Despite rising consumer credit problems, analysts expect banks to report that second-quarter earnings were up an average of about 12% from a year ago.
Only three of the top 50 banks are expected to report lower second- quarter earnings than in 1995, according to First Call Corp. consensus estimates.
Rising fee income, stock buybacks, and steady loan growth all contributed to a strong quarter for the banking industry, analysts said.
Still, there are a few dark clouds hovering over the industry.
Costs rose at some banks that made heavy investments on marketing and technology. And credit concerns, particularly rising credit card delinquencies and chargeoffs, persist as a problem that could nag at banks for some time.
In fact, even if banks meet earnings expectations, Wall Street may instead focus on any rise in consumer credit costs, said Thomas McCandless, a bank analyst with Natwest Securities Inc.
"There is a risk the market will overreact to a small part of the company," he said. Although last week First Chicago/NBD Corp. told analysts that it expected to match their earnings estimates, but because it reported a rise in the company's credit card chargeoff rate, its stock declined.
Leading the pack are Bankers Trust New York Corp., expected to post earnings 57.14% higher than a year before. Next come Southern National Corp., Firstar Corp., and First Empire State Corp., epxected to show gains of 26.42%, 22.08%, and 21.11%, respectively.
"The second-quarter 1996 profits for the U.S. commercial banking industry will be characterized by continued strength in fundamental operating trends," said Thomas Hanley, an analyst with UBS Securities Inc.
"Most of the second-quarter earnings reports (will) include moderate core revenue growth and significant improvements in operating efficiency," Hanley said.
But because of competitive challenges, many banks have been forced to devote money they gained from efficiency to marketing and technology, said Sandra Flannigan, a bank analyst with Merrill Lynch & Co.
"Banks are stepping up spending to be competitive, and while it does not mean expenses are getting out of line, expenses are nonetheless higher than we might have thought at the beginning of the year," she said.
One example of this trend, she said, is CoreStates Financial Corp., which is expected to report that earnings grew only 4.55% year to year in the second quarter.
Banks are also seeing an unexpected increase in revenues, Mr. McCandless said.
For the first time in nearly six quarters, banks are building up their investment portfolios of bonds and securities, an action that contributed to the rise in revenues this quarter, he said.
The increased revenue offset a 40% to 50% growth in provisions to account for higher credit costs, he said.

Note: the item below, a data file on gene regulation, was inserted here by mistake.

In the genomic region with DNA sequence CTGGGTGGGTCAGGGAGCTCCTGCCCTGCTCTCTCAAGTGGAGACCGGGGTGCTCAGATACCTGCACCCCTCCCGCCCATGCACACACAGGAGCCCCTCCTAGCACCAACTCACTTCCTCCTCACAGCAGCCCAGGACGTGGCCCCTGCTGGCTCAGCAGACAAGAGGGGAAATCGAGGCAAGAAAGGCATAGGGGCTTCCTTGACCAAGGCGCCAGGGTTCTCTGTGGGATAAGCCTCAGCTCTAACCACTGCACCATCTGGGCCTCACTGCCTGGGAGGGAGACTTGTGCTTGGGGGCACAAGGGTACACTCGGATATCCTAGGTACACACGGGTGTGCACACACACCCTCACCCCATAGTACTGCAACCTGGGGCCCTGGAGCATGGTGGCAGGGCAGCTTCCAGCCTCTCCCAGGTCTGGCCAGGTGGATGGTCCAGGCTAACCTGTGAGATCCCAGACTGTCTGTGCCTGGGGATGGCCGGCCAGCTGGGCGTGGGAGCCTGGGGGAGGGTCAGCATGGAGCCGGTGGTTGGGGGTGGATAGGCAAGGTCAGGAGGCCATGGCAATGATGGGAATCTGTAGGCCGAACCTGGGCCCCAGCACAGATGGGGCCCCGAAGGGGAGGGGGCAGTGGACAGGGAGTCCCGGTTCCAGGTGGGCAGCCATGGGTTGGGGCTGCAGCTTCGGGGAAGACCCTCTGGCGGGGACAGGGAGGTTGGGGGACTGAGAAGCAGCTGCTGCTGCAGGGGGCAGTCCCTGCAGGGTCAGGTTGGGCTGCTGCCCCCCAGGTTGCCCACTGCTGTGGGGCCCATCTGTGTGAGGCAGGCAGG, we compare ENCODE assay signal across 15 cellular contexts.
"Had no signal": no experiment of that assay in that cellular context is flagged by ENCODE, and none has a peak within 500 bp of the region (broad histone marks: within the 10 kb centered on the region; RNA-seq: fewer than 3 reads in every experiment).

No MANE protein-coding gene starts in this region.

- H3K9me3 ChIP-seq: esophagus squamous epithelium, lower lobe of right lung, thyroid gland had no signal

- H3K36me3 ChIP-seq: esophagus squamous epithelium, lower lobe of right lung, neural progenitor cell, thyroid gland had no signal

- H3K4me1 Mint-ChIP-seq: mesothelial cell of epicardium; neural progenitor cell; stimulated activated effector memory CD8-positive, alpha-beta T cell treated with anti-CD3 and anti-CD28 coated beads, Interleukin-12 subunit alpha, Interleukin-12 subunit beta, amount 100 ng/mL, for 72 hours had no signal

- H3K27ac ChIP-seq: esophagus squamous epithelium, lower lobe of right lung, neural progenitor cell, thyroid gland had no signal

The remainder of the year could hold some nasty surprises for banks that have large credit card portfolios or have built up the credit card business aggressively in the last 18 months, Mr. McCandless said. Companies like Banc One Corp. and First Union Corp. bear watching for this reason, he said.
The worst performer for the quarter is expected to be Wells Fargo & Co., which is integrating the $13.2 billion purchase of First Interstate. The consensus estimate is that Wells will report second-quarter earnings 9% lower than last year.
Wells has argued the reported figure is not as important as cash earnings, a figure that does not include a sizable goodwill charge.
Even on the reported figure, however, there is wide disagreement among analysts, because Wells has not yet disclosed key information about Interstate's books.
Wells had waged a hostile battle to acquire Interstate and did not have access to Interstate's internal records until the bank succumbed in January.
The standard deviation, a measure of the disparity in analysts' estimates, is 33 cents a share for Wells Fargo. By contrast, the next- highest deviation score is J.P. Morgan & Co., at 16 cents per share.
Among the expected gainers, Bankers Trust New York Corp. is predicted to show the largest earnings increase from the previous year's second quarter. The analyst consensus forecast is for a 57% increase over the second quarter of 1995, when Bankers Trust was saddled with problems in its derivatives business.
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In trading Monday, shares of CoreStates Financial Corp. rose only 62.5 cents, to $39.125, after J.P. Morgan Securities analyst Catherine L. Murray removed her "buy" rating on the Philadelphia bank, while bank stocks in general rallied.
Ms. Murray downgraded CoreStates to "market performer" and lowered her earnings forecasts for the second quarter to 89 cents a share from 94 cents.
National City Corp. shares soared $1.75, to $36.875, after the company announced a dividend increase and said it expected its 1996 earnings to exceed the First Call consensus estimates of $3.19 a share by about five cents a share.
Also lifting the stock, Smith Barney included National City on its list of 15 favorite stocks.